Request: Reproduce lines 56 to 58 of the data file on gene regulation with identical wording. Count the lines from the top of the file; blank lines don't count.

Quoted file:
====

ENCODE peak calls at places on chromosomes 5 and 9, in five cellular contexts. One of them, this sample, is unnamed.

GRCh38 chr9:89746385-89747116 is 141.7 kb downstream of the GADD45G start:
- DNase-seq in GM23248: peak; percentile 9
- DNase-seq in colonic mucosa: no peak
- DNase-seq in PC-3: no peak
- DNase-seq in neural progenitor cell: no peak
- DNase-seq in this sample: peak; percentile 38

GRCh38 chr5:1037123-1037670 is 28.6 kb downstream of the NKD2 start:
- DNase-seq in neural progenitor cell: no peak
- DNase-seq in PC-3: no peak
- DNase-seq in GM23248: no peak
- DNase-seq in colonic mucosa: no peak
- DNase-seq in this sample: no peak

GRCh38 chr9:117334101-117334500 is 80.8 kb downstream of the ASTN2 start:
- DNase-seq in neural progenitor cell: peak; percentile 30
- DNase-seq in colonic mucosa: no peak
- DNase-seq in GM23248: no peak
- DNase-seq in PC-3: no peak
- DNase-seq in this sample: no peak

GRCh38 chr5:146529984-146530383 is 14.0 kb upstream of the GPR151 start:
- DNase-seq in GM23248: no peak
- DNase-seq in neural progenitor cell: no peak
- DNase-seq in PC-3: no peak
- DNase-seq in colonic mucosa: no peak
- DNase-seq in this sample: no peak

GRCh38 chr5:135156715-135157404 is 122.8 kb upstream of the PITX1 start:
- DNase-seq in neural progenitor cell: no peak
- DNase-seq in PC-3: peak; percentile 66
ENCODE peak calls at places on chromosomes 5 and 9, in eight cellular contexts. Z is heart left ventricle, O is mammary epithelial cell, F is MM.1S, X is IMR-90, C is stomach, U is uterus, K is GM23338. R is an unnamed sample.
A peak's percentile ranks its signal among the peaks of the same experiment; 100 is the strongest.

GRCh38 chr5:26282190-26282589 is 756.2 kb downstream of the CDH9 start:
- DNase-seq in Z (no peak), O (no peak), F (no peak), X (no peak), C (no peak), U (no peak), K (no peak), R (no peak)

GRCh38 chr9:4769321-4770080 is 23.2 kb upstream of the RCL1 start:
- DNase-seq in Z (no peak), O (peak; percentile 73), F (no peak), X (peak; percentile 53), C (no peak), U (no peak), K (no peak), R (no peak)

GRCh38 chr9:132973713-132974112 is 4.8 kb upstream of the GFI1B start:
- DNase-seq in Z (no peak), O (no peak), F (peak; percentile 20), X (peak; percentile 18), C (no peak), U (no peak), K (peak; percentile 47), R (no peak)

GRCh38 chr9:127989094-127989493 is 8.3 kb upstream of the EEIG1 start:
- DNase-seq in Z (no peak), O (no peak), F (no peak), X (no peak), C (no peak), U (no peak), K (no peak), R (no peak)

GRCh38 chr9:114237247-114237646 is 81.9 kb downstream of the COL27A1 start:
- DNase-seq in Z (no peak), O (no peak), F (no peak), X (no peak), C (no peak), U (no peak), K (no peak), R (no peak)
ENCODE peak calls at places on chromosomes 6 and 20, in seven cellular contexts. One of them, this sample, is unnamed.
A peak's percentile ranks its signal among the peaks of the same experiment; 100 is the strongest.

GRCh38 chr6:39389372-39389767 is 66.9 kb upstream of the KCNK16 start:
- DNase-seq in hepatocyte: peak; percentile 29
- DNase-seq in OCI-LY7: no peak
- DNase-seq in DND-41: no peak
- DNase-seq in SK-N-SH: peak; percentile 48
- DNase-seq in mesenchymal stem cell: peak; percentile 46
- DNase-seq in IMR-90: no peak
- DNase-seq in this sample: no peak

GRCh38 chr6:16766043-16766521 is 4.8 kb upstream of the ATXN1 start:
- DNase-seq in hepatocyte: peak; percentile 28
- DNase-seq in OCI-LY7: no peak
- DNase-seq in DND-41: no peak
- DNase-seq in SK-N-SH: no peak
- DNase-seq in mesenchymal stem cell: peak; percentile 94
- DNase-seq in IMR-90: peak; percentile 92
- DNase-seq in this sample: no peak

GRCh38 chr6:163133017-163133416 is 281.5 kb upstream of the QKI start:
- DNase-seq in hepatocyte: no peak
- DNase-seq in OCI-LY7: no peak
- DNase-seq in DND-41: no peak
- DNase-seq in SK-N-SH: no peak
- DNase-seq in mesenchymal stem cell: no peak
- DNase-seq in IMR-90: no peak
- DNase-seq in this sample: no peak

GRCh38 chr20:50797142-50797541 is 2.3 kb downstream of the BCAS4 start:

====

- DNase-seq in mesenchymal stem cell: peak; percentile 94
- DNase-seq in IMR-90: peak; percentile 92
- DNase-seq in this sample: no peak